Getting Malaysian youths into politics: Pundits suggest starting with political literacy lessons

Soo Wern Jun And R. Loheswar
Political experts believe a more fundamental and monumental task needs to be done first to get more young Malaysians actively participating in governance, and that is to inform them about what politics is and why it is so important. — Picture by Firdaus Latif

KUALA LUMPUR, Dec 23 ― Malaysia has taken big democratic strides forward this past one year since the Pakatan Harapan coalition won the general election.

The country elected a 22-year-old independent as MP, saw a 25-year-old appointed minister, changed the laws to allow 18-year-olds the right to vote and contest public office; the Opposition parties are even amending their constitutions to recruit members as young as 16.

Yet political experts believe a more fundamental and monumental task needs to be done first to get more young Malaysians actively participating in governance, and that is to inform them about what politics is and why it is so important.

“There is still a huge gap in knowledge between the youths in advanced countries and our youths here. We need to narrow this gap,” Azmi Hassan from Universiti Teknologi Malaysia told Malay Mail.

He said Malaysian youths today appear more politically active on social media compared to their predecessors, but is concerned they may not be getting sufficient facts to make an informed choice.

“They use social media as their main source of information and these platforms can easily be manipulated by political parties,” he said.

Azmi suggested using schools to train young Malaysians to ask questions and learn how to source for information from verified sources.

“Most of the time they don't check the veracity or truth of a source. They must be educated on how to get the right information,” he stressed.

Teach them democracy

Political scientist Mohd Azizuddin Mohd Sani from Universiti Utara Malaysia said the government needs to think about political education for the young.

While he said there is a possibility that this could result in schools becoming partisan, he suggested rules be set to restrict political parties from entering the grounds.

“I’m not talking about party politics. Instead, teach kids in schools what is democracy and what it’s like [in practice].

“Educate them on how democracy is built, what are its values. Australia does it in schools using toys when kids are at a younger age. They're taught how democracy works, like voting and so on,” Azizuddin said.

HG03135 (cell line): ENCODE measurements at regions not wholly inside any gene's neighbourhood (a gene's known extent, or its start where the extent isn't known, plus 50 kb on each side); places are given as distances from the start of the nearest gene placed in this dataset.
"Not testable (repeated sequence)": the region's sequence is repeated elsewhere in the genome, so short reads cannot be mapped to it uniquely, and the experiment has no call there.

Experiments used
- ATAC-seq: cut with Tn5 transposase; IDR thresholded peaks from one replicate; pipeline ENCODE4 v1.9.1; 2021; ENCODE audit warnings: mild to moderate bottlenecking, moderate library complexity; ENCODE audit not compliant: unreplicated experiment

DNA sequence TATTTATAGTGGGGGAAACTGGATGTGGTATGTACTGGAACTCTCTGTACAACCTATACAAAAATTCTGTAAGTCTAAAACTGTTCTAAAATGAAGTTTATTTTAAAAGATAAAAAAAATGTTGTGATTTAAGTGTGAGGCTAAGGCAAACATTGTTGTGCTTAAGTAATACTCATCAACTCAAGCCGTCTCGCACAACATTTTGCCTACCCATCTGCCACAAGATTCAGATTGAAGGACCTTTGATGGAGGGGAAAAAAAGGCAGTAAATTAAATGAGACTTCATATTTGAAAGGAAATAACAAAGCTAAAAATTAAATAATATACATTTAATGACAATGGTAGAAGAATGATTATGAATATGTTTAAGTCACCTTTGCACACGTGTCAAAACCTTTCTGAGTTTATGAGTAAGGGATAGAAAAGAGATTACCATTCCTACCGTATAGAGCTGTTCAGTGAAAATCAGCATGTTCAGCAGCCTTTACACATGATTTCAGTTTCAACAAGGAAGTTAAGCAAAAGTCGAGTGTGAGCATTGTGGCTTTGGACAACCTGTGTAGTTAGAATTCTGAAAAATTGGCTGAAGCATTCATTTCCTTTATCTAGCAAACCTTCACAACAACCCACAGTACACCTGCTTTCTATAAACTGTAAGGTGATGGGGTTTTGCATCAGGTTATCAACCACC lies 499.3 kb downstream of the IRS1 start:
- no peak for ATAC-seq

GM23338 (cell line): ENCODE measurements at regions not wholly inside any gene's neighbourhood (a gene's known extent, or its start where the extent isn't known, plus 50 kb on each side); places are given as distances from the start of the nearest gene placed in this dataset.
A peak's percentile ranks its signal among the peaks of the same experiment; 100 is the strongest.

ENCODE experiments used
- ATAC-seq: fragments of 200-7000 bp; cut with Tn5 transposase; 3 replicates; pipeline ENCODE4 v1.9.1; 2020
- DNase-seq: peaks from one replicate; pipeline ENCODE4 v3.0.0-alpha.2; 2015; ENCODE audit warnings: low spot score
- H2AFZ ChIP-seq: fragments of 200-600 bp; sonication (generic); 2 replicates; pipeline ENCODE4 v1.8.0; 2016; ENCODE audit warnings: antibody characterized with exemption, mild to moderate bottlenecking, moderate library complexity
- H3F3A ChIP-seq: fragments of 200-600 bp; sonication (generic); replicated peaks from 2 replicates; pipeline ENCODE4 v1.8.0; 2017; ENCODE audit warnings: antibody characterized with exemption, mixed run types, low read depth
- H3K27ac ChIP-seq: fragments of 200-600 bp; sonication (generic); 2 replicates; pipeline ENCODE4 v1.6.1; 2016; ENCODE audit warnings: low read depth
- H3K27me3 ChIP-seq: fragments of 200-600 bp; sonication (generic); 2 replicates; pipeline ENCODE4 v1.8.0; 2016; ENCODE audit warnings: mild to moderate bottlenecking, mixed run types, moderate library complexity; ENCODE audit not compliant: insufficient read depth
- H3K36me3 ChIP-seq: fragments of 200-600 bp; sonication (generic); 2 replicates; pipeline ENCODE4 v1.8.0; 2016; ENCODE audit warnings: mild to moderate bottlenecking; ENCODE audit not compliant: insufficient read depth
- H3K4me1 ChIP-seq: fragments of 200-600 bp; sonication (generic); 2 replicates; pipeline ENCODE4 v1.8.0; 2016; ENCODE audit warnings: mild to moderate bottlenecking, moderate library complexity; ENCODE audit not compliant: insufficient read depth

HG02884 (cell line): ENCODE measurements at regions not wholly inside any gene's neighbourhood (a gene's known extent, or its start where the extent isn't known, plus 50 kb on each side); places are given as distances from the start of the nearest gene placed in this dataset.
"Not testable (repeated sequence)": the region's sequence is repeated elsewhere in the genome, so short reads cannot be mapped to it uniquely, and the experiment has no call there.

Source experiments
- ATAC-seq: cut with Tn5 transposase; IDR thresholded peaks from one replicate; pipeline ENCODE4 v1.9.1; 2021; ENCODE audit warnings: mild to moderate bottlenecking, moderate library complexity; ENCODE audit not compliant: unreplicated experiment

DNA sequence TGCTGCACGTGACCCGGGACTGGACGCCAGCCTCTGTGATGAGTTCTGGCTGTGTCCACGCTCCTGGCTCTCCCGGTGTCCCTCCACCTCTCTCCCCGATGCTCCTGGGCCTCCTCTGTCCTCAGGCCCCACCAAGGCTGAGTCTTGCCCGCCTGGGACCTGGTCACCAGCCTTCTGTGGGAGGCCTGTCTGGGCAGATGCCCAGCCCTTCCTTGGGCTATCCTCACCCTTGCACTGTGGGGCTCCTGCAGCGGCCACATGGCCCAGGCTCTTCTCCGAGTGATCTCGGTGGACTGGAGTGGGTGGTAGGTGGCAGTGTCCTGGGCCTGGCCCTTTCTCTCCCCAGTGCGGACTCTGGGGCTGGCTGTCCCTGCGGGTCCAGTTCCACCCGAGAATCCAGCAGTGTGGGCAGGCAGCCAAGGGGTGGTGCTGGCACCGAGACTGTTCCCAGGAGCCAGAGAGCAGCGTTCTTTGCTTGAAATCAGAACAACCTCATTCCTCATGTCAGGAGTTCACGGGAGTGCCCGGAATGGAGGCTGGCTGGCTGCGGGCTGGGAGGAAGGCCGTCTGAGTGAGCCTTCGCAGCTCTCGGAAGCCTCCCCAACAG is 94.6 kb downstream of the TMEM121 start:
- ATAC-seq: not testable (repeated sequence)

A suitable age

Ahmad Fauzi Abdul Hamid from Universiti Sains Malaysia noted a global trend in young world leaders, citing Finland’s Sanna Marin who on December 10 became the world’s youngest prime minister at age 34, and New Zealand Prime Minister Jacinda Ardern who took office at 37 and won international praise for her empathetic response to the Christchurch mosque massacre earlier this year.

He believes Malaysia too could one day have a leader representative of the under-40 age group, but stressed that the foundation must be laid down now.

He said that the “deep state” had ingrained in Malaysian youths the belief that they are powerless to impact governance, resulting in decades of political apathy.

“One of the problems lie with the political culture conditioned by a deep state which has for too long suppressed young voices as immature and ipso facto damaging.

“But we need to start now. Say, one's political career takes 20 years to approach maturation, we need to start now so that we too could one day produce a prime minister who is in his or her mid-30s, or at least more ministers in their 30s,” he said.

MCA recently amended its party constitution to lower its age threshold to 16, after MIC made a similar change. Malay Mail understands Umno and Amanah plan to do the same.

But Ahmad Fauzi thinks 17 is a better age for youths to enter politics.

“I'd go for 17, to correspond with the youths who need to sit for SPM or O-Levels examinations. 

“It'll allay fears of parents who might be thinking that their children would neglect their education should they decide to play an active role in politics,” he said.

Awang Azman Awang Pawi from Universiti Malaya lauded the political parties’ initiative to boost their youth representation, but said more must be done to encourage their active participation and in ways that benefit the country.

He suggested that after lowering the age for membership, political parties should next cap the age for their youth wing members to 35 to attract younger Malaysians and to be more progressive.

Apart from Bersatu’s 27-year-old Syed Saddiq Abdul Rahman who is also youth and sports minister, most of the youth wing leaders in the other major political parties are on the higher side of their 30s, and some even in their 40s.

PKR Youth chief Akmal Nasir is 33, DAP’s Howard Lee is 36, Amanah’s Hasnul Zulkarnain Munaim is 38, MCA’s Nicole Wong and MIC’s R. Thinalan are both 39, PAS’ Khairil Nizam Khirudin is 40, and Umno’s Datuk Asyraf Wajdi Duzuki is 43.

In comparison, some politicians in that age bracket are state leaders, including Ukrainian Prime Minister Oleksiy Honcharuk, 35; President of El Salvador Nayib Bukele, 38; Prime Minister of Haiti Fritz William Michel, 39; and Supreme Leader of North Korea Kim Jong-un, 36.

Related Articles Recruiting younger voters: How ready are Malaysian political parties? Syed Saddiq moots youth quota in GLC management Dear Anwar, are you the futurist Malaysia needs?